Today is the World Environment Day (WED), and one of the themes of WED is to “Think globally, act locally”. We need to make sure that our Western Ghats survive. So lets turn WED into WGD (Western Ghats Day).

The Alternative.in: Varanasi 2014: Who will really clean up the Ganga?

Varanasi’s elections are heating up – but so far it’s been a triumph of spin over substance.

The Free Press Journal: Bengaluru-based portal gets timeline from Home Ministry on Bezbaruah report to curb racial violence

Bengaluru-based wb portal Jhatkaa.org delivered thousands of petition signatures to the Ministry of Home Affairs on Thursday demanding a timeline for the implementation of the Bezbaruah Report to curb racial violence.

Deccan Chronicle: New wave of social change

Activist Deepa Gupta and team have successfully campaigned to get the center to allocate a budget to clean river Ganga.

Youth Ki Awaaz: 825 Crore Litres Sewage Flows In The Ganga Daily: Do Political Parties Plan To Change This?

This week brings the curtains down on the dramatic electoral process of the world’s largest democracy. And, as the country’s most keenly-watched, high-profile political showdown of 2014 peaks in Varanasi, not only has it attracted political party workers and the media in droves, it also sees the country’s environment-conscious taking a stand for a clean river basin in the Ganges heartland.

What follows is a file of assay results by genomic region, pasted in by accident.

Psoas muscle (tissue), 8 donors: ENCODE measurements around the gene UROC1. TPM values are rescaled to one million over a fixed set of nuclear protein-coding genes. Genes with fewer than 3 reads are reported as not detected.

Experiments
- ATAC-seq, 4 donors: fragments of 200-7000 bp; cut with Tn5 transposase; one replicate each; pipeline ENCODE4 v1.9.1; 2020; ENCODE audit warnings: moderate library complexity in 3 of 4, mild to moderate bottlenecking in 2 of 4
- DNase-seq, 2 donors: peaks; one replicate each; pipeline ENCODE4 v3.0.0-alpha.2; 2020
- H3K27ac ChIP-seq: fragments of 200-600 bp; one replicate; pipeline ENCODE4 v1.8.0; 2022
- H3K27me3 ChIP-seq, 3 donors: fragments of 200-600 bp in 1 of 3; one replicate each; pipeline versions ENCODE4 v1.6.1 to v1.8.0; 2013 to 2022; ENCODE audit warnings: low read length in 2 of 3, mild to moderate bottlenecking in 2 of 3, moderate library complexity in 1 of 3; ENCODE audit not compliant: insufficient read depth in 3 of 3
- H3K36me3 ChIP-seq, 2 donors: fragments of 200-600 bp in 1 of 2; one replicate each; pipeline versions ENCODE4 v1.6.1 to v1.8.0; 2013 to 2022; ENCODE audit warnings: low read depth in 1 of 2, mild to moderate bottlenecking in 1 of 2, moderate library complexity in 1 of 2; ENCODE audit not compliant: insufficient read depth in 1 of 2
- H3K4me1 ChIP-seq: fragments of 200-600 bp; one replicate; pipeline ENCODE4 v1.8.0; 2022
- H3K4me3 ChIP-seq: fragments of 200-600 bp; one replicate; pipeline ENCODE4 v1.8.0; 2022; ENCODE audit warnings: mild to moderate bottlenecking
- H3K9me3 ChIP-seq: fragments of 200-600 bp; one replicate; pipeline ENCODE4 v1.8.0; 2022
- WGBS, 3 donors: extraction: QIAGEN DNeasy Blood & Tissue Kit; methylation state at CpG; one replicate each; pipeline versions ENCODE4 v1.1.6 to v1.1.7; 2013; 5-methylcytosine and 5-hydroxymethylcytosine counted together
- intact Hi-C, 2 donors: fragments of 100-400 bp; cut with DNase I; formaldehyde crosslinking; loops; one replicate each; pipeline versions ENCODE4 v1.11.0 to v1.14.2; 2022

Scroll.in: Why the boatmen of Banaras nearly decided to vote NOTA

The boatmen, farmers and fishermen who live along and on the Ganga have become disillusioned with the frontrunners in the race, despite every candidate paying lip service to their needs.

Youth Ki Awaaz: Varanasi 2014, Ganga And A Decade Of Empty Promises

Eight hundred and twenty five crore litres of sewage flows into the Ganga and its tributaries every day. A shameful fact given that for the 20 million people living near its banks, this is their drinking water supply. The river also fuels irrigation, industry, and power plants across five states and ‘Maa Ganga’ is revered as holy for the vast Hindu population of the country. The Ganga basin constitutes 26 percent of the country’s landmass and is the lifeblood of 43 percent of its population.

The Times of India: Now a campaign against craters

The pothole problem in the city, which is posing a threat to the lives of commuters, has prompted an NGO to kickstart a campaign against the craters. Jhatka, a city-based NGO, has launched a campaign where citizens can leave a missed call to 9243511888, which will be registered as a signature demanding that BBMP fix the roads.

Mid Day: Give the government a jhatka, virtually